Most equipment will run properly with 12 gauge extension cords. A 10 gauge extension cord for RV is ideal for running ultra heavy-duty equipment such as a 240-volt window air conditioner and a 30-amp electric water heater.

Finding the Right Length

A longer extension cord may sound practical as you don’t need to connect multiple cords just to reach the closest external power outlet. However, this could also mean a higher voltage drop due to the rise of resistance.

You want to find the shortest cord that fits your needs, as excess is heavy and takes up plenty of space in your rig. Power tends to reduce as the cord gets longer.

Typically, 20-30 feet is plenty for most campgrounds, but make sure to measure when you want to plug in at your house. If you must get a cord longer than 30 feet, consider the load. You can get a longer cord, like a 50 foot 50 amp RV extension cord, but just limit how much power you consume.

The Role of Voltage Drop and Temperature Rise

Besides the required amperage, when choosing the right extension cord for the shore power, the other factors are voltage drop and allowable temperature rise. A voltage drop means the amount of voltage loss that happens through all or portions of a circuit due to resistance.

Let’s say you only have a 14- or 16-gauge extension cord to hook your 30 amp RV with a series of dog-bone camper power cord adapters.

According to this chart, a 14 gauge cord only allows 15 amps of current to pass safely. If you want to pass 30 amps on this cord, you’ll need a long cord with a voltage drop as low as 100 volts.

That may be possible, but you may run the risk of overheating your extension cord. For your safety, you need a minimum of 10 gauge to pass 30 amps of current. A 10 gauge extension cord will have almost no voltage drop and less heating.

Hooking Up Air Conditioners and Generators

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Your RV serves as your second home, so it’s only practical to equip yourself with many functional appliances.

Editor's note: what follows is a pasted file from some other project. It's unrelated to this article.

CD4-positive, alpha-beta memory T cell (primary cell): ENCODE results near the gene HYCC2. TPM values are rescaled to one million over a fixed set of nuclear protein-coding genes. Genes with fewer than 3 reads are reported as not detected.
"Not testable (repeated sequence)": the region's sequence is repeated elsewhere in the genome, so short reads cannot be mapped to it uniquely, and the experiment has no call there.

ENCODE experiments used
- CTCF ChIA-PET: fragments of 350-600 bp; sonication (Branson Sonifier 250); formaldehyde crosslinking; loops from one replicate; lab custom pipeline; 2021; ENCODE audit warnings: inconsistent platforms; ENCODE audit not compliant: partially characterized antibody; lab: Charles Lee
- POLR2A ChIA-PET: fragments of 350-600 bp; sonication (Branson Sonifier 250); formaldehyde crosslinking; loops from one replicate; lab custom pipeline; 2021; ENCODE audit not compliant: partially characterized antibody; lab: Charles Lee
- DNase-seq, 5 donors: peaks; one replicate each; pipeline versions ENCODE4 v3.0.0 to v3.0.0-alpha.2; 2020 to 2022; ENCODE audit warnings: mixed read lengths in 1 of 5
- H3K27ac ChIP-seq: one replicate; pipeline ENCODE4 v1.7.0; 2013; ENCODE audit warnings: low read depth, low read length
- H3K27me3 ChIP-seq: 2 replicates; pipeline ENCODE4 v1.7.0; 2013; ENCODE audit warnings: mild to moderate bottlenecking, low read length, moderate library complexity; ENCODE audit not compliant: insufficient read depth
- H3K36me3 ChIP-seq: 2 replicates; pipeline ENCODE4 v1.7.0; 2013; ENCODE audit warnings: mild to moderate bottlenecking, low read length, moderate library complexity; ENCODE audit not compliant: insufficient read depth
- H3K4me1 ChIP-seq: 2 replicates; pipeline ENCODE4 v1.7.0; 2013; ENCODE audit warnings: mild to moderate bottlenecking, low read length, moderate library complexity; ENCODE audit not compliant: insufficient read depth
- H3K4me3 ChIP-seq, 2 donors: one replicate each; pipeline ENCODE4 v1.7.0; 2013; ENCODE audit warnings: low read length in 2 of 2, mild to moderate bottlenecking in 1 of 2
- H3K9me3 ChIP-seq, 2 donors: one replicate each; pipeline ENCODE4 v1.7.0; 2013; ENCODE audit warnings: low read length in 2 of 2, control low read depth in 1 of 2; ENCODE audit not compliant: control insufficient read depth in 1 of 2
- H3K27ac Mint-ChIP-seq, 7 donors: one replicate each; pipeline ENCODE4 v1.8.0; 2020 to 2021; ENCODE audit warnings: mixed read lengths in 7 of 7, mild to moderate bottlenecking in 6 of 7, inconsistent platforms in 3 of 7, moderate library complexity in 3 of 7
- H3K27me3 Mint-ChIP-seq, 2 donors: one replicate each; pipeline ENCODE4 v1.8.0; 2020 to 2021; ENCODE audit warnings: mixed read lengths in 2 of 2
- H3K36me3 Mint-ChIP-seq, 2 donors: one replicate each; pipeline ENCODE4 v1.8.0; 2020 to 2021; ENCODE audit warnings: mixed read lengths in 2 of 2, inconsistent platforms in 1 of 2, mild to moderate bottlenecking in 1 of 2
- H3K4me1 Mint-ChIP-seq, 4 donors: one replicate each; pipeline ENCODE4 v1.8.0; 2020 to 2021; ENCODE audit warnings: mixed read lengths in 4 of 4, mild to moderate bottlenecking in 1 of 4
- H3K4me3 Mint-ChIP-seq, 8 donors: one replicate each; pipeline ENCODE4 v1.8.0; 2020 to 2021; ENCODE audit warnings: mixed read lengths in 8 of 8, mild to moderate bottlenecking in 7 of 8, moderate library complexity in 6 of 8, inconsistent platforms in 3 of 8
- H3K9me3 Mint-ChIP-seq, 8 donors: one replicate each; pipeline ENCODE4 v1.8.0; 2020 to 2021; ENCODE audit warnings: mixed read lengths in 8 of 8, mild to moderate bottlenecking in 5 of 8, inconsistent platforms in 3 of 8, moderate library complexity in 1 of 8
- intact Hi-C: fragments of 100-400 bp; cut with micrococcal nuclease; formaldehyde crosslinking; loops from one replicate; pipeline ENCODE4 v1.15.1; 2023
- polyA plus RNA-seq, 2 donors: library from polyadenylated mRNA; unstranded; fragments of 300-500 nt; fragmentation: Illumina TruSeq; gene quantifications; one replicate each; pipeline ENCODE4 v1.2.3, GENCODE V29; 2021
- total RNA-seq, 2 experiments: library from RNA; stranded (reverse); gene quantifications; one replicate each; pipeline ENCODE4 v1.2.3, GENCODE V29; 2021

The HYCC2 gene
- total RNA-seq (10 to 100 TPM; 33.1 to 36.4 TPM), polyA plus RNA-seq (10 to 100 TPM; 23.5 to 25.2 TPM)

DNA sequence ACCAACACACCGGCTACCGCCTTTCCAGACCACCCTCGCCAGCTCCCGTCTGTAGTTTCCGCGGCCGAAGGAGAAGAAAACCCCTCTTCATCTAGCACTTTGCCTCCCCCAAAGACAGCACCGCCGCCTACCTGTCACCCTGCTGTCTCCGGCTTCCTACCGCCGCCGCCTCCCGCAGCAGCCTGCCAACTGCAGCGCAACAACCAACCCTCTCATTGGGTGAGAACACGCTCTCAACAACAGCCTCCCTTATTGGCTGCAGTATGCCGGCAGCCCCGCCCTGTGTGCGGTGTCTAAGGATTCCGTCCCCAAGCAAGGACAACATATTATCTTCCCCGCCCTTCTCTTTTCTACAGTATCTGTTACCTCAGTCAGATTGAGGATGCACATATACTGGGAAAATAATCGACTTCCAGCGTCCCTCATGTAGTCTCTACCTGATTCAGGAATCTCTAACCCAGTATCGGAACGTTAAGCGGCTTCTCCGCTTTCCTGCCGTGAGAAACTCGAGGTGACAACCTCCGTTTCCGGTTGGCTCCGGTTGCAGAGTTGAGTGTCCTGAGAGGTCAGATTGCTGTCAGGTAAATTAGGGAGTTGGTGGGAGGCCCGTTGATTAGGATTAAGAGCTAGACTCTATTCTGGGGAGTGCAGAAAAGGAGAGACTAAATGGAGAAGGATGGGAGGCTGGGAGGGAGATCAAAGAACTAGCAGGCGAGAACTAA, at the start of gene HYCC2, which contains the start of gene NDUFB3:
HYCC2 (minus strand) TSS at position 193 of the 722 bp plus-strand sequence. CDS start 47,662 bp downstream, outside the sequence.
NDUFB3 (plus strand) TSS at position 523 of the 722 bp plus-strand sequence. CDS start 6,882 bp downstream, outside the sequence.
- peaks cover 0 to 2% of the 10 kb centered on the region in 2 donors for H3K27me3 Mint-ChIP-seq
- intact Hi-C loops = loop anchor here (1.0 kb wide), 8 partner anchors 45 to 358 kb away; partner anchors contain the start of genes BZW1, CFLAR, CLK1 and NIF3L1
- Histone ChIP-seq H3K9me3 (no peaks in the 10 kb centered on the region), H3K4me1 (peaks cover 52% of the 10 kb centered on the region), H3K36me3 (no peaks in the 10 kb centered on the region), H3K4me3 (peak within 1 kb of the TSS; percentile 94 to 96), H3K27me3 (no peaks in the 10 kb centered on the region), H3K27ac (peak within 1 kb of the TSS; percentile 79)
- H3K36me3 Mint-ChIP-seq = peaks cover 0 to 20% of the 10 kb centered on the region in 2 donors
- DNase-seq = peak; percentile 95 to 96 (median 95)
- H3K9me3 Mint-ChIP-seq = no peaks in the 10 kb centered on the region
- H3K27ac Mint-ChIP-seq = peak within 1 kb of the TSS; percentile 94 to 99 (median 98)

• One appliance you should have in your camper is an air conditioner to stay cool in hot weather.
  • You can’t risk running your RV air conditioner to those cheap orange extension cords.
  •  A 14 gauge extension cord will produce too much voltage drop when the compressor starts, especially if the cord is 50 feet long or more. When this occurs, it will put a toll on your compressor and affect the cooling factor.
  • We recommend finding a proper outlet in the rig to hook your appliance and using a 10 gauge extension cord for RV to pass a 30-amp circuit.
  • Also, consider using a 6 gauge extension cord to support a 50 amp shore power current to avoid overheating problems.
  • A generator is another device that needs an extension cord to connect RV appliances. You need to choose the right gauge so as not to run the risk of damaging the appliances and generator. The ideal extension cord for generators should be durable, flexible, and well-built.

Learn how to create a 30 amp extension cord for generator cord here.

Conclusion

So, we have answered the question. “What gauge extension cord do I need for an RV?” It all boils down to the amperage required, voltage drop, and allowable temperature increase. Typically, you want to use a 10 gauge extension cord for a 15 amp or 30 amp RV. A 50 amp RV needs a 6/3 +8/1 or 6/4 gauge extension cord.